This is the bridge at the half-way point in the Rosary Walk.
The above image was taken earlier this year and shows how it looks today.
This is the story of its re-construction
During the night of the 14th October 2015, an extraordinary weather event took place over the Campania region.The following excerpts are taken from the geographical report published in February 2016 by the ‘Rendiconti Online Societa Geologica Italiana’
“On the night between 14th and 15th October 2015, a destructive overflow of the Calore River caused severe damage in the town of Benevento and the surrounding area (i.e., the Sannio area), causing two fatalities. Approximately three centuries ago, on May 23th 1729, while visiting Benevento, Pope Benedict XIII, stated that this town would be much more threatened by the floodings of the Sabato and Calore rivers than by earthquakes (Zazo, 1986; Mazzacca, 1992). These words were not fully considered worthy of attention at that time, and indeed neither in the following centuries, notwithstanding the fact that damage caused by floods in the main town of the Sannio region was often considerable.
The flood event on 14th-15th October 2015 in Benevento significantly affected the natural landscape and human settlements too. This event was very similar to the previous events, such as the flood in Benevento on 2nd October 1949, when the Calore River caused damage to properties and twenty casualties. ….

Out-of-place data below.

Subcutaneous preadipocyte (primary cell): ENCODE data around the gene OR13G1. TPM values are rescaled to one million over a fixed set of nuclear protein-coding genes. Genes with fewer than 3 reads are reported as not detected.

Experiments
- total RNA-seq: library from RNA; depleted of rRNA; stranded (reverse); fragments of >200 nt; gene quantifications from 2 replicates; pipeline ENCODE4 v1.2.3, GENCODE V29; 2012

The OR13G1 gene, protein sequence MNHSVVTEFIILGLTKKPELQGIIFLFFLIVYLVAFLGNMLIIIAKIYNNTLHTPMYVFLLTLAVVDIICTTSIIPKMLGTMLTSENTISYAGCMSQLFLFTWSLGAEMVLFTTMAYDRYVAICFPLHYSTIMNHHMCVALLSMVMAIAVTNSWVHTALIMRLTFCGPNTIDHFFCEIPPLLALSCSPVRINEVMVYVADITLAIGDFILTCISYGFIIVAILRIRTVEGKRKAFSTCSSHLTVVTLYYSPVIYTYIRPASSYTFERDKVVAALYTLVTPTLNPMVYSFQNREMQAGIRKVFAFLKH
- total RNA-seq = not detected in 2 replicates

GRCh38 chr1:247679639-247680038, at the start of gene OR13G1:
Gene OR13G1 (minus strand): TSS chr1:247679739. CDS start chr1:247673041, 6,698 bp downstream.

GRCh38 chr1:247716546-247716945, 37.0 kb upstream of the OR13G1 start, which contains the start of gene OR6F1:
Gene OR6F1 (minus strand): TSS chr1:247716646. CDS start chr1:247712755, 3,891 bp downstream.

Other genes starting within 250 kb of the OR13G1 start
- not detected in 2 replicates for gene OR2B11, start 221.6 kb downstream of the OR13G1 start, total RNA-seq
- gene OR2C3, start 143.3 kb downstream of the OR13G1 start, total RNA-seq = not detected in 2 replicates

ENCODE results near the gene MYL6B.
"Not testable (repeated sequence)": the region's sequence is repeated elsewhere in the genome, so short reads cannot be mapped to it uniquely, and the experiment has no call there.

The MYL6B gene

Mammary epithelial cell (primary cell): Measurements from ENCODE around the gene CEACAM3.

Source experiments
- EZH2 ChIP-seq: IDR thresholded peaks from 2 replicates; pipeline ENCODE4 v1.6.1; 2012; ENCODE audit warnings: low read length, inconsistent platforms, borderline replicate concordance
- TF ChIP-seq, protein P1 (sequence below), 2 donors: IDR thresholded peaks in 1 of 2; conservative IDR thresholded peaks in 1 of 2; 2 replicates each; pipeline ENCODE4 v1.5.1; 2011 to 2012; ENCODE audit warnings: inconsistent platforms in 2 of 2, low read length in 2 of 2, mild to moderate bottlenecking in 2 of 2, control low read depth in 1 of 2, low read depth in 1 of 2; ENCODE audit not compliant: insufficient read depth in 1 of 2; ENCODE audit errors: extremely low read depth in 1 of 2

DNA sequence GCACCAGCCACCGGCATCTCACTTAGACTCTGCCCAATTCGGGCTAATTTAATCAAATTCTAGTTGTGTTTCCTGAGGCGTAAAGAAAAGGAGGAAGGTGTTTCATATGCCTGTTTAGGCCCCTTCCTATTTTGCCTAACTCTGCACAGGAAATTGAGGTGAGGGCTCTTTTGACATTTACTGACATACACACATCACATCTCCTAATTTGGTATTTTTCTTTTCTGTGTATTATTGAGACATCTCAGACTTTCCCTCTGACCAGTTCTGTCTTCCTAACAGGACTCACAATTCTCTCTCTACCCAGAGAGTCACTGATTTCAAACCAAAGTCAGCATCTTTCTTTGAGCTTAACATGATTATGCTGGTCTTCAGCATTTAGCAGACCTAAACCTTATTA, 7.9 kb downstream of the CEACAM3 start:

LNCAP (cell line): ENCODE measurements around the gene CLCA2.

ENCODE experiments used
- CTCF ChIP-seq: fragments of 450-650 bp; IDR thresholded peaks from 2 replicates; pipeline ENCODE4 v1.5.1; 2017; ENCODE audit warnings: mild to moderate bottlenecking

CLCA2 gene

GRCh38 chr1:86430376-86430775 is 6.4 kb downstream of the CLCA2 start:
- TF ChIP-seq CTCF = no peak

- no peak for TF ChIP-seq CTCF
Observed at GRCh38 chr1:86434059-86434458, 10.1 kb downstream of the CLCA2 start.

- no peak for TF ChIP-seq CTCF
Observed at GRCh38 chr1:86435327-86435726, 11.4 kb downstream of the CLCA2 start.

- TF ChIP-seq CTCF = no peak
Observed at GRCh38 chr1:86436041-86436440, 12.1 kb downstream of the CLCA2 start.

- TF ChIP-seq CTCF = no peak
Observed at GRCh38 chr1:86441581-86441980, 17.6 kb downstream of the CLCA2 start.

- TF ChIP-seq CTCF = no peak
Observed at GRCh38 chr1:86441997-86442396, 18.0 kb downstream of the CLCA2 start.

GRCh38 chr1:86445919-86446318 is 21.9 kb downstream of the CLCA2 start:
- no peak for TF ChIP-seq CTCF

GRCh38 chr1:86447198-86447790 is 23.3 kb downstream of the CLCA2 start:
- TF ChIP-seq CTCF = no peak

The area affected by the rainstorm during 14th and 15th October 2015 was the central-southern area of Italy, where many rivers overflowed. However, the rainstorm was particularly intense in Benevento and its surrounding areas. This territory mostly coincides with the Calore River basin. The Calore River originates from the Accellica Mount, in the central part of the Campania region and it crosses the town of Benevento. …….
The reason I am mentioning this detail is because it is important to know just how widespread and devastating this flooding event was.
Considering that Pietrelcina is criss-crossed by many small rivers and is part of the Benevento area, it follows that it sustained a lot of damage.
Fortunately it happened during the night therefore there were few people about and no one was near the bridges. However, some residents did go and investigate to see what was happening and witnessed a great wall of water crashing through the small rivulets around the town.
The noise was horrendous as it carried away huge boulders, bridges and even some livestock in its path. Trees which had stood along the riverside where swept away like toothpicks and after the surge had passed great gullies had been created filled with mud, debris and huge boulders.
The best way to portray the changes to the landscape that this flood event made is to show you some before and after pictures and the re-construction that was carried out to open the walk once again to the public.
Happily, the bridge and the rosary walk are once again open to all